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Fracture Union in Closed Interlocking Nail in Humeral Shaft Fractures

Sahu, Ramji Lal; Ranjan, Rajni; Lal, Ajay

doi: 10.4103/0366-6999.157630
Original Article
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Background: Fracture shaft humerus is a major cause of morbidity in patients with upper extremity injuries. The aim of this study was to evaluate the outcome of interlocking nail in humeral shaft fractures.

Methods: This study was conducted in the Department of Orthopedic Surgery in SMS and R Sharda University from January 2010 to November 2013. Seventy-eight patients were recruited from emergency and out-patient department having a close fracture of humerus shaft. All patients were operated under general anesthesia and closed reamed interlocking nailing was done. All patients were followed for 9 months.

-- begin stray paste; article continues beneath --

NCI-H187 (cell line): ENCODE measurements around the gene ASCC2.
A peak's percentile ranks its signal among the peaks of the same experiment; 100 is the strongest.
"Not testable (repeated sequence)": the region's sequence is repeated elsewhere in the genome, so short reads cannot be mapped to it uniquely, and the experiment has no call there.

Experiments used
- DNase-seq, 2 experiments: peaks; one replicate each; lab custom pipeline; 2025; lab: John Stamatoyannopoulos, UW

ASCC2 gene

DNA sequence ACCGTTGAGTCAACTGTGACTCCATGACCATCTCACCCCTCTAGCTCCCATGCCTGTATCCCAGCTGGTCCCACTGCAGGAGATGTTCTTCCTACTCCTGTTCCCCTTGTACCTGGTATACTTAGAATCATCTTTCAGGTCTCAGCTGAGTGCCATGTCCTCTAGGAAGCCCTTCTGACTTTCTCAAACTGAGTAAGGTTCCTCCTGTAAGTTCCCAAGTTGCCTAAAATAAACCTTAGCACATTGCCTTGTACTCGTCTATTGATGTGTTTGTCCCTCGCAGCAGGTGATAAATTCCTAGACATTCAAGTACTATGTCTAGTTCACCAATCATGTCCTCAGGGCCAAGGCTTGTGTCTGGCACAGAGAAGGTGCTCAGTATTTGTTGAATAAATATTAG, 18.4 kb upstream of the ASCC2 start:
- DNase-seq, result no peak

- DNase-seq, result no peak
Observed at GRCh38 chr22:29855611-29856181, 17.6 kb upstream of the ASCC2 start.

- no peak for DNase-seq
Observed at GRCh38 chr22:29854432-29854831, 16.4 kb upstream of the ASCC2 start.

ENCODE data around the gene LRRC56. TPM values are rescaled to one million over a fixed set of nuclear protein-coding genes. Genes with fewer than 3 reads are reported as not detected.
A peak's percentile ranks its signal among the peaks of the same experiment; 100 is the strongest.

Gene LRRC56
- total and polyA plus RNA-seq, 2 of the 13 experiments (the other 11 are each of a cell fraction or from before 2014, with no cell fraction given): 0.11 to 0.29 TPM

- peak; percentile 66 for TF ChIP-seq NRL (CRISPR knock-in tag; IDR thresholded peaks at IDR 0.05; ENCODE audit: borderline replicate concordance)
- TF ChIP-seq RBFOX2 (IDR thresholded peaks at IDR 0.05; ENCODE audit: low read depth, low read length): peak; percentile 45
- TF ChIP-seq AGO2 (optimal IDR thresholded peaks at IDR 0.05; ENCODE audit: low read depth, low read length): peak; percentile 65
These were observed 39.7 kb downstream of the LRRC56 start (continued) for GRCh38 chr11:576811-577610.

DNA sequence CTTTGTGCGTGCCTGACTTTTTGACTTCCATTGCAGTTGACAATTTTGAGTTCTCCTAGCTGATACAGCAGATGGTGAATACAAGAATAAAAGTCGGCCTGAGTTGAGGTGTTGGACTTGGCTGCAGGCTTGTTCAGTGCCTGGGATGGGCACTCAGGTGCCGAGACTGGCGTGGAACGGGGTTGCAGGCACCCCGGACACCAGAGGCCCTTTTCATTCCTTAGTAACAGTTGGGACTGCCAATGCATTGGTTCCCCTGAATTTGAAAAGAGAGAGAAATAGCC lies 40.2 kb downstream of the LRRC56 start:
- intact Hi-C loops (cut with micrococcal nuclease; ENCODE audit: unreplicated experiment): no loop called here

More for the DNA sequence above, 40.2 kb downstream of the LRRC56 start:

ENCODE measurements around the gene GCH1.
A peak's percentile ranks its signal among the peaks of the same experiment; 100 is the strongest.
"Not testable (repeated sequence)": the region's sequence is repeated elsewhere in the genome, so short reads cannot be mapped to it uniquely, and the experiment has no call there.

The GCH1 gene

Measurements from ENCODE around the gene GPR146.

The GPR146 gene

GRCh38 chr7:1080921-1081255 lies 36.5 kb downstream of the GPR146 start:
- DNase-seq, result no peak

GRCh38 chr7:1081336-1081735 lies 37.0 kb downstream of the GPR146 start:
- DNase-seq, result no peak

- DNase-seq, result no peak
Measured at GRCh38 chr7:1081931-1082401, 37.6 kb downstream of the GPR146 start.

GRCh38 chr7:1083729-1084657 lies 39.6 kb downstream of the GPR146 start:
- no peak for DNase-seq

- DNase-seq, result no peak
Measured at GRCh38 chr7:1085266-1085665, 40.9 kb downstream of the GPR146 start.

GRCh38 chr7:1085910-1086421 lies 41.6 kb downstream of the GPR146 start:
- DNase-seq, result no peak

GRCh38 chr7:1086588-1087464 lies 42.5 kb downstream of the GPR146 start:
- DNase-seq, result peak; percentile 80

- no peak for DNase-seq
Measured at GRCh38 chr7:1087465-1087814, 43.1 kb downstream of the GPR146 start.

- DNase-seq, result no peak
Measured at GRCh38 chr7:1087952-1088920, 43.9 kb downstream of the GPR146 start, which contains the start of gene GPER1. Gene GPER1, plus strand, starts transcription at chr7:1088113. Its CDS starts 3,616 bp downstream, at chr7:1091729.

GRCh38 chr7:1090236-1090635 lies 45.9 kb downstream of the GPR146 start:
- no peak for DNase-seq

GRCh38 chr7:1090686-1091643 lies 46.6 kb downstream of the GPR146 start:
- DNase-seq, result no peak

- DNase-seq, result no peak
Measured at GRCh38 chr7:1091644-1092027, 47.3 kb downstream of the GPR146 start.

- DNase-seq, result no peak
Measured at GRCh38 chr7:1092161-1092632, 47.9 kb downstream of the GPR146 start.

Results: Out of 78 patients, 69 patients underwent union in 90–150 days with a mean of 110.68 days. Complications found in four patients who had nonunion, and five patients had delayed union, which was treated with bone grafting. All the patients were assessed clinically and radiologically for fracture healing, joint movements and implant failure. The results were excellent in 88.46% and good in 6.41% patients. Complete subjective, functional, and clinical recovery had occurred in almost 100% of the patients.

Conclusions: The results of the present study indicates that in the presence of proper indications, reamed antegrade intramedullary interlocked nailing appears to be a method of choice for internal fixation of osteoporotic and pathologic fractures.

Department of Orthopaedics, SMS and RI Sharda University, Greater Noida, Uttar Pradesh, India

Address for correspondence: Prof. Ramji Lal Sahu, 11284, Laj Building No. 1, Doriwalan, New Rohtak Road, Karol Bagh, New Delhi, India E-Mail: drrlsahu@gmail.com

Received October 23, 2014

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INTRODUCTION